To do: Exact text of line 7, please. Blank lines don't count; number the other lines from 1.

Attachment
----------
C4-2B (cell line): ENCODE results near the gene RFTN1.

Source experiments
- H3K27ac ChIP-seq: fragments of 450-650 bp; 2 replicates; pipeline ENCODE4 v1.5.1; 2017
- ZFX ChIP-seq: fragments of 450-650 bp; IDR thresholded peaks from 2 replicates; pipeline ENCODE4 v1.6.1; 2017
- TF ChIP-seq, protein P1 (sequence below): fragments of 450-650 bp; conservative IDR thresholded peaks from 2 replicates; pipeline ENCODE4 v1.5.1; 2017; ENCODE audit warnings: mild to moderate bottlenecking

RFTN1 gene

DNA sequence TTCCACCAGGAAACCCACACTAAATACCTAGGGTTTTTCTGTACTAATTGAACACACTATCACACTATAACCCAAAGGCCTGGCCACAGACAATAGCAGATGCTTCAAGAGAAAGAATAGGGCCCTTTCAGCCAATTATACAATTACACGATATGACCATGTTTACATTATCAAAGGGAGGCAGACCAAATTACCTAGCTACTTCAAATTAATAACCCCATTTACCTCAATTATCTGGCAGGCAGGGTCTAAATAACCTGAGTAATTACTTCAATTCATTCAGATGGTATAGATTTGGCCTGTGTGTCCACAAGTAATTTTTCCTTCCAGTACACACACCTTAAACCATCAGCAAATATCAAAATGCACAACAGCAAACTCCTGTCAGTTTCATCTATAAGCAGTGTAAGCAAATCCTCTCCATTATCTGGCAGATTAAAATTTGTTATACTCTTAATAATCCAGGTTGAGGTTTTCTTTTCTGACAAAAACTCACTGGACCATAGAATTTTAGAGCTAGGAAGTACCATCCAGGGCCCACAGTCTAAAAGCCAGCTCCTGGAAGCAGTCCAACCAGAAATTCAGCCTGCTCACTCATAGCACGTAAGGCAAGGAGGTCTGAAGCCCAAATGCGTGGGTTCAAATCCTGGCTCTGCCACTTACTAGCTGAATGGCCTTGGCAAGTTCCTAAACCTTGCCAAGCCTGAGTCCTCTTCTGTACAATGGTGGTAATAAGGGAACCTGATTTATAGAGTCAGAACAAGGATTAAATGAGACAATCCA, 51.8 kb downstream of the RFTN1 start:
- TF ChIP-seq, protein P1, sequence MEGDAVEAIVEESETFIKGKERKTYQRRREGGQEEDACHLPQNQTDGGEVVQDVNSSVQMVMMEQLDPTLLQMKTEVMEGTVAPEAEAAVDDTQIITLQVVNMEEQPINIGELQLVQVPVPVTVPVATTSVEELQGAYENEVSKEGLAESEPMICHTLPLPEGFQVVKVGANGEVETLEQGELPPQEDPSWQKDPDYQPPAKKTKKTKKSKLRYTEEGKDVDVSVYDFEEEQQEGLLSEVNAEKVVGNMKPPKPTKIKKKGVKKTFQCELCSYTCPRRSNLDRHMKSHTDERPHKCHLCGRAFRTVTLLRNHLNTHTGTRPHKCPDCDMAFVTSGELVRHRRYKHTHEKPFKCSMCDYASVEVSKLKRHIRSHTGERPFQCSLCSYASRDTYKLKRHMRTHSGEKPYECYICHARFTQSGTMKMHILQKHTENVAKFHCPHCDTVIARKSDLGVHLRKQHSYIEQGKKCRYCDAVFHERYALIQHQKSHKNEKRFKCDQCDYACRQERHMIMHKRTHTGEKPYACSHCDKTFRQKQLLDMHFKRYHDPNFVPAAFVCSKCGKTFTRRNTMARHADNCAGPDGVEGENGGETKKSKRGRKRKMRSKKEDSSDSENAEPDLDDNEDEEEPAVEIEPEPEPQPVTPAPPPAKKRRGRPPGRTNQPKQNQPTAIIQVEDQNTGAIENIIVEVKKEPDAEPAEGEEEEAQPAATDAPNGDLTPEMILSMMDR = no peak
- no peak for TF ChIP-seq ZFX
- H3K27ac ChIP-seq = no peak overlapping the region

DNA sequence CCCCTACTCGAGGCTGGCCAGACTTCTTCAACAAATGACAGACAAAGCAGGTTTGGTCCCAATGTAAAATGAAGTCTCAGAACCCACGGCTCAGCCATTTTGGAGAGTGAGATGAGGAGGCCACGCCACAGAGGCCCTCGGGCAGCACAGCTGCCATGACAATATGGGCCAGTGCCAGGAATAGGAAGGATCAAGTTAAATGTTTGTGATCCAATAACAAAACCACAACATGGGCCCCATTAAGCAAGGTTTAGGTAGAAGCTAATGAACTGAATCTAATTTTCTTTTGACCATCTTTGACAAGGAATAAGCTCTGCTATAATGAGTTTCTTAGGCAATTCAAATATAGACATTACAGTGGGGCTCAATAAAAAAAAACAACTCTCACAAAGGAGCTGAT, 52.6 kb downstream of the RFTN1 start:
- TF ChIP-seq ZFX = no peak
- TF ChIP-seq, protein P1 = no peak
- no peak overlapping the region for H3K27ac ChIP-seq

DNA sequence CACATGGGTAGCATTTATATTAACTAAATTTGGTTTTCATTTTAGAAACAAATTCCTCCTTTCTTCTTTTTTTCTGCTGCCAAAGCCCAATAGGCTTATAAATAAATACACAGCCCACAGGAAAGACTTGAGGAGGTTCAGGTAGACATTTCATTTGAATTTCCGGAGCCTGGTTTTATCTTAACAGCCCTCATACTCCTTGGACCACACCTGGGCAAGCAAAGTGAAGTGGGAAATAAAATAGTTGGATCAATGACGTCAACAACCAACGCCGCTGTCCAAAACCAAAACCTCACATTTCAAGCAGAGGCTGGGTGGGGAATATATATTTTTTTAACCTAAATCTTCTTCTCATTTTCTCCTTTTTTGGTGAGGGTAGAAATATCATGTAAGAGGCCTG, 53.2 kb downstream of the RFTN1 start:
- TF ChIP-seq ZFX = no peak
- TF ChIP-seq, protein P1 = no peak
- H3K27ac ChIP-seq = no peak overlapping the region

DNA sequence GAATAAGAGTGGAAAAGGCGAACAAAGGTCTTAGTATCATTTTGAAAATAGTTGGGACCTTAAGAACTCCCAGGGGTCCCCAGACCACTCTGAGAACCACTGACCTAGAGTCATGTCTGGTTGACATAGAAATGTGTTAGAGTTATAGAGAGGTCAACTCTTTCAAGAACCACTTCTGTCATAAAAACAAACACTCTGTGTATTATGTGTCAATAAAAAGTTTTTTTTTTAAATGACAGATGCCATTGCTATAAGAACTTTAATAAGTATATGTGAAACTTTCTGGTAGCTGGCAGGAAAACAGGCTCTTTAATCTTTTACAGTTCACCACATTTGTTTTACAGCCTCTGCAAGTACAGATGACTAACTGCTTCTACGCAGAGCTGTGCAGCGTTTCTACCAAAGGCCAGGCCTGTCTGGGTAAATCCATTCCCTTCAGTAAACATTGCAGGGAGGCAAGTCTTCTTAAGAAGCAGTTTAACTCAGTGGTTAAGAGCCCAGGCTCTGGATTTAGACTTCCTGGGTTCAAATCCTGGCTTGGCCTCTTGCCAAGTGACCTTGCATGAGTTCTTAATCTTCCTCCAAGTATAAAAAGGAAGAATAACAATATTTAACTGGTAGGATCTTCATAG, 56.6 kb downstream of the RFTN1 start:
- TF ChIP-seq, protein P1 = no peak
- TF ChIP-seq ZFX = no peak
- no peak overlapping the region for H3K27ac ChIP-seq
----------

DNA sequence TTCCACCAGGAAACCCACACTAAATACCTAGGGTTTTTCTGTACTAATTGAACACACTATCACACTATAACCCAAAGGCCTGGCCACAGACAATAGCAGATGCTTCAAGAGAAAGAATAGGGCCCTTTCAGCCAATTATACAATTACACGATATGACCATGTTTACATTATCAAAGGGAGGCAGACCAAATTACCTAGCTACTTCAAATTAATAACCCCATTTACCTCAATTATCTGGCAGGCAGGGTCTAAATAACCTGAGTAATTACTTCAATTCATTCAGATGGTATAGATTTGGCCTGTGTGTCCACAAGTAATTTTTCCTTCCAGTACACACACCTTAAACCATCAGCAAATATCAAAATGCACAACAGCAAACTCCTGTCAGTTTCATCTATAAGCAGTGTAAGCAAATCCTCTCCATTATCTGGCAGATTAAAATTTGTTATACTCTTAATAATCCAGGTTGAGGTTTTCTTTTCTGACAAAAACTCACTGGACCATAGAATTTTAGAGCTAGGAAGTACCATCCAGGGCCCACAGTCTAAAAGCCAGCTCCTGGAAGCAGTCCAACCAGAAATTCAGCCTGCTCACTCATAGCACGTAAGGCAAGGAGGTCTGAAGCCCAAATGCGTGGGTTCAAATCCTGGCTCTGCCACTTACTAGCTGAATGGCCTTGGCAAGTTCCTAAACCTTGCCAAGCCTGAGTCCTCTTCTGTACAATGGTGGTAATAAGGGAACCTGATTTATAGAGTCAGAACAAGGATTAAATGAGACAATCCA, 51.8 kb downstream of the RFTN1 start: